These legislators make lots of speeches and ask questions at congressional hearings. That is part of their job and maybe they like doing that sort of thing (which might explain why they ran for office in the first place). So you might assume that the taxpayers are paying them to talk. But maybe not. The New York Times had an article recently called In House, Many Spoke With One Voice: Lobbyists’. Here is the intro:

"In the official record of the historic House debate on overhauling health care, the speeches of many lawmakers echo with similarities. Often, that was no accident. Statements by more than a dozen lawmakers were ghostwritten, in whole or in part, by Washington lobbyists working for Genentech, one of the world’s largest biotechnology companies. E-mail messages obtained by The New York Times show that the lobbyists drafted one statement for Democrats and another for Republicans."

It later says

"In recent years, Genentech’s political action committee and lobbyists for Roche and Genentech have made campaign contributions to many House members, including some who filed statements in the Congressional Record. And company employees have been among the hosts at fund-raisers for some of those lawmakers."

So it looks like this company is actually paying the representatives to say what they want them to say. This reminds me of an Associated Press (AP) article from way back in 1993 (before the internet was widespread). It described how political action committees (PACs) were requiring senators and representatives to sign pledges of what their positions were on various issues before they got their campaign contributions. Of course, the PACs would not be giving money to politicians on the "wrong" side of the issue. It sounded like vote buying back then and it still does. The article was "Interest Groups Use Pointed Questionnaires As Lobbying Tactic" by Jim Drinkard and was issued by the AP on March 26, 1993. I don't think it is online anywhere.

Friday, November 20, 2009

The Mortgage Delinquency Rate Hits An All-Time High

In two of my classes this week we discussed the housing crisis over the last few years. The latest news is reported in Mortgage loans: Record number are late. According to the article, "In the third quarter, 9.64% of all mortgage loans were delinquent..." and "The combined percentage of loans in foreclosure or at least one payment past due was 14.41% on a non-seasonally adjusted basis, the highest ever recorded in the MBA delinquency survey."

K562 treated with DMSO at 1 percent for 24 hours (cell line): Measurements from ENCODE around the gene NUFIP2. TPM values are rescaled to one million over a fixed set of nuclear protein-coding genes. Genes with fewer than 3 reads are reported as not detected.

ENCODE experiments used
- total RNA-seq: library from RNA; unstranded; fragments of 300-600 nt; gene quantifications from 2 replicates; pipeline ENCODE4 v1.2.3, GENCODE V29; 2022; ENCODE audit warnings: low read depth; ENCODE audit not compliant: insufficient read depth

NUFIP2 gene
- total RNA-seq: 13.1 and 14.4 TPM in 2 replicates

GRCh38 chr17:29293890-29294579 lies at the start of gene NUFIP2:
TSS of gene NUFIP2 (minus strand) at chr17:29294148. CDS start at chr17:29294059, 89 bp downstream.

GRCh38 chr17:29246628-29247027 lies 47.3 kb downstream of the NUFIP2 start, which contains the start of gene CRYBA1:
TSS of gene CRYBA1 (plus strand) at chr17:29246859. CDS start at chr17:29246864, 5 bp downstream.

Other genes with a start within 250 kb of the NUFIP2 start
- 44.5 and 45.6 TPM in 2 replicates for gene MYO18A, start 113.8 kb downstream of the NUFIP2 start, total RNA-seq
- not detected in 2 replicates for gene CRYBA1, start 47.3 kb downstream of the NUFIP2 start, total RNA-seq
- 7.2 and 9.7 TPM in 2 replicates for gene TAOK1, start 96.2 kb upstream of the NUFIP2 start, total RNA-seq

In a related article Foreclosure plague: It's spreading, McAllen, Texas is reported to have the fastest growing rate. And with the high unemployment rate, the foreclosure and delinquency rates could go higher. To see a map of the unemployment rates for each state, go to Where does your state rank?

Wednesday, November 18, 2009

Leggo Your Eggo: There's a Waffle Shortage

That is the title of a news article which you can read here. According to the article, "Kellogg is rationing its Eggo products due to flooding and equipment problems at two bakeries. The shortfall could last through mid-2010." So the solution? The article says "Remaining inventory will be rationed to stores across the country "based on historical percentage of business.""

Why not let the price rise? That way there won't be lines of people waiting to get them or people calling the stores or the stores having to establish waiting lists. Are stores going to set limits on how many you can buy? What if you are the first person in the store, are they going stop you from buying all that is there?

Three years ago strange things happened when Play Station 3 came out. Instead of charging a higher price at first, it was at the normal price. So there were long lines and certain people got first dibs. You will be surprised who. Read about that at this link.

Sunday, November 15, 2009

Late Breaking News Bulletin: The depression is over! We're out of the red!

So said an enthusiastic character in the 1934 movie Stand Up and Cheer!. Here is the video clip of the man getting worked up about how everything has turned around. The text is below the clip in case the sound is not good enough.

Here is a link to the video file: We're out of the red!

Mr. Cromwell, I've got great news for you.
The depression is over.